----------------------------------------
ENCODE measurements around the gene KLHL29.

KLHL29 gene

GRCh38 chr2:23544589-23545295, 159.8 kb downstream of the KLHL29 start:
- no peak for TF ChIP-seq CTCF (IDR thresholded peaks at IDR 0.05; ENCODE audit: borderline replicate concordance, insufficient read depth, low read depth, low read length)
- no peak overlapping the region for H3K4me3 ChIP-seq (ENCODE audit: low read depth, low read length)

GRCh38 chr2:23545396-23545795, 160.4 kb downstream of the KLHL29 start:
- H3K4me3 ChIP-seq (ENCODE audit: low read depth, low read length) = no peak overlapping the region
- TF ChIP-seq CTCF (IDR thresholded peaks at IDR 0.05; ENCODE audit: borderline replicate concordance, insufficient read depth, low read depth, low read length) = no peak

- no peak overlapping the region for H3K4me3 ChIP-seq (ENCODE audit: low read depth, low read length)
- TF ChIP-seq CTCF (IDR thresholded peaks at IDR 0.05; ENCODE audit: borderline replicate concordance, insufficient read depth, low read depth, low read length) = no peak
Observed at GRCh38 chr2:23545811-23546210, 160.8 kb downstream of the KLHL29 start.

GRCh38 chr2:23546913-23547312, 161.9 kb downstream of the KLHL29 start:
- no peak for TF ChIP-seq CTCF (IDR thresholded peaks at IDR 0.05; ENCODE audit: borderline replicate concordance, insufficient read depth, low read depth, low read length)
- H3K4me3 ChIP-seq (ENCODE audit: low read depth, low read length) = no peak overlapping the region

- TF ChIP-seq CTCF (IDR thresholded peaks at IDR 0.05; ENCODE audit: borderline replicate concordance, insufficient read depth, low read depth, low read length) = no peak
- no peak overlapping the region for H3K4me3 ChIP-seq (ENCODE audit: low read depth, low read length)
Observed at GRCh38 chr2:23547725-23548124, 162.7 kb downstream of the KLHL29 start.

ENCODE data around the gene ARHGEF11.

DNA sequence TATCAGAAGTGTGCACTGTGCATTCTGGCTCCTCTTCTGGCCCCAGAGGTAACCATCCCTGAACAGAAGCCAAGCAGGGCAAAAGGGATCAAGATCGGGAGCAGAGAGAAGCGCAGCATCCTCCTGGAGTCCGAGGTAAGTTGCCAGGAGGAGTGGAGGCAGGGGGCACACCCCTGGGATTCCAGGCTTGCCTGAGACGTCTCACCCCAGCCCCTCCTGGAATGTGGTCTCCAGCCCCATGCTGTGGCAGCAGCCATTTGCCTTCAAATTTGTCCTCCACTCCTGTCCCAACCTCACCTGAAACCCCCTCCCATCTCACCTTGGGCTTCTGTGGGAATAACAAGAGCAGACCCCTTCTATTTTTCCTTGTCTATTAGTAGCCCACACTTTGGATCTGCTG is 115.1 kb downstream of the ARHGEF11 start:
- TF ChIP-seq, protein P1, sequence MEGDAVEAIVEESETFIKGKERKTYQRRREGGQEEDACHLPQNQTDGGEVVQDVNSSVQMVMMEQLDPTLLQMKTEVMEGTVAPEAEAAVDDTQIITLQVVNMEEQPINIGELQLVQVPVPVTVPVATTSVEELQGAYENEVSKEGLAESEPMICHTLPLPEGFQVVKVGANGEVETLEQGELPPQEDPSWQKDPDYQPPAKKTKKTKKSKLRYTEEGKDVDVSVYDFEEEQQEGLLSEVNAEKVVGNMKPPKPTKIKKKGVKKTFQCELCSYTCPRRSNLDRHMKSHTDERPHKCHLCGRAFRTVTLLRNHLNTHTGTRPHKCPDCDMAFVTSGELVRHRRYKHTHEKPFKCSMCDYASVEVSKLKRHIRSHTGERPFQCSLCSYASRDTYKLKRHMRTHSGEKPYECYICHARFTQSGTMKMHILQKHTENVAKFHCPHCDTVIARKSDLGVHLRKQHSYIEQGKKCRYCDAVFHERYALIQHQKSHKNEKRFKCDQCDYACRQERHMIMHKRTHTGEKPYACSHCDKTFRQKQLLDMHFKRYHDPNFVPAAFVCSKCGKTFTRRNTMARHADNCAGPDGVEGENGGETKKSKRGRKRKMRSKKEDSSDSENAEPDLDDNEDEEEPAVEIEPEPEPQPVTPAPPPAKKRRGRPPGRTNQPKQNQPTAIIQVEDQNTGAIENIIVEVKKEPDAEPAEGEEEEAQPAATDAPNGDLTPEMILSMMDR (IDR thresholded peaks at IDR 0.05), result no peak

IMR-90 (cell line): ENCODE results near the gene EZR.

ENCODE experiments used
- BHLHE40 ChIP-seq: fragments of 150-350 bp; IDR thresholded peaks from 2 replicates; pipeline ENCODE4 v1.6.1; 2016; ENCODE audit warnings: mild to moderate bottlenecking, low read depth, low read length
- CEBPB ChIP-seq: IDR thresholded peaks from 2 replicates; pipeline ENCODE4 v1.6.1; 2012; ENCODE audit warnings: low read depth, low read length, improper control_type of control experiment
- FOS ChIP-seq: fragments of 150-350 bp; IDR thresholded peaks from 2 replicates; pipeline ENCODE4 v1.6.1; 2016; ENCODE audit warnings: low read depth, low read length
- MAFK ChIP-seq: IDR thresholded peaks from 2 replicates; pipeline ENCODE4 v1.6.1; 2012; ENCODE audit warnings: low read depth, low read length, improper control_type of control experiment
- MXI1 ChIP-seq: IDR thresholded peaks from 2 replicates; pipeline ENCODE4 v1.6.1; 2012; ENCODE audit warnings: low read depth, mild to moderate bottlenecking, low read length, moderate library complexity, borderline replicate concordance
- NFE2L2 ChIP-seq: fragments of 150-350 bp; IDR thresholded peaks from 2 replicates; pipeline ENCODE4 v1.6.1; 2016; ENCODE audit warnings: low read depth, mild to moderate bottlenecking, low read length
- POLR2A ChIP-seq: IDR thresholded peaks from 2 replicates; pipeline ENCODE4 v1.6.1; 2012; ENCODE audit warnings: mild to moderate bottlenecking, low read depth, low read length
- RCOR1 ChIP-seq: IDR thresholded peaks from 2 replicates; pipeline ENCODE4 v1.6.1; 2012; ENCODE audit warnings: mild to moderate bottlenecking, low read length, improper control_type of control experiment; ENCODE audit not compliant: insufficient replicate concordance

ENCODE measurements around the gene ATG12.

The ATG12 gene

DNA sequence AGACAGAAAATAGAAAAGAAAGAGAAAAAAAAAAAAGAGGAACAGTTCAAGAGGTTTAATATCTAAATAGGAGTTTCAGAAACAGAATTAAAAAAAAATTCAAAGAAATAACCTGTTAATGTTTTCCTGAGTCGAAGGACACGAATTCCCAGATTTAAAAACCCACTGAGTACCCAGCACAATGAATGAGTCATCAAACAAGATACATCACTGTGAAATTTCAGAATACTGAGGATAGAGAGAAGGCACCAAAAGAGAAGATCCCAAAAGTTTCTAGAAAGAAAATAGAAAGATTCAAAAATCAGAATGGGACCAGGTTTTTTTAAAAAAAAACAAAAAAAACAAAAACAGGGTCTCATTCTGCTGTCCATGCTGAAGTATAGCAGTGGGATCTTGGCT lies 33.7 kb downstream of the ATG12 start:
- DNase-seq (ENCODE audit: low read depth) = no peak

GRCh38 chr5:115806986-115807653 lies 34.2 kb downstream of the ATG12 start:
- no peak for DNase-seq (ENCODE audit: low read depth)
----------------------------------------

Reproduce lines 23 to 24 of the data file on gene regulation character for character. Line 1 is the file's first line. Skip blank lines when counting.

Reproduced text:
- BHLHE40 ChIP-seq: fragments of 150-350 bp; IDR thresholded peaks from 2 replicates; pipeline ENCODE4 v1.6.1; 2016; ENCODE audit warnings: mild to moderate bottlenecking, low read depth, low read length
- CEBPB ChIP-seq: IDR thresholded peaks from 2 replicates; pipeline ENCODE4 v1.6.1; 2012; ENCODE audit warnings: low read depth, low read length, improper control_type of control experiment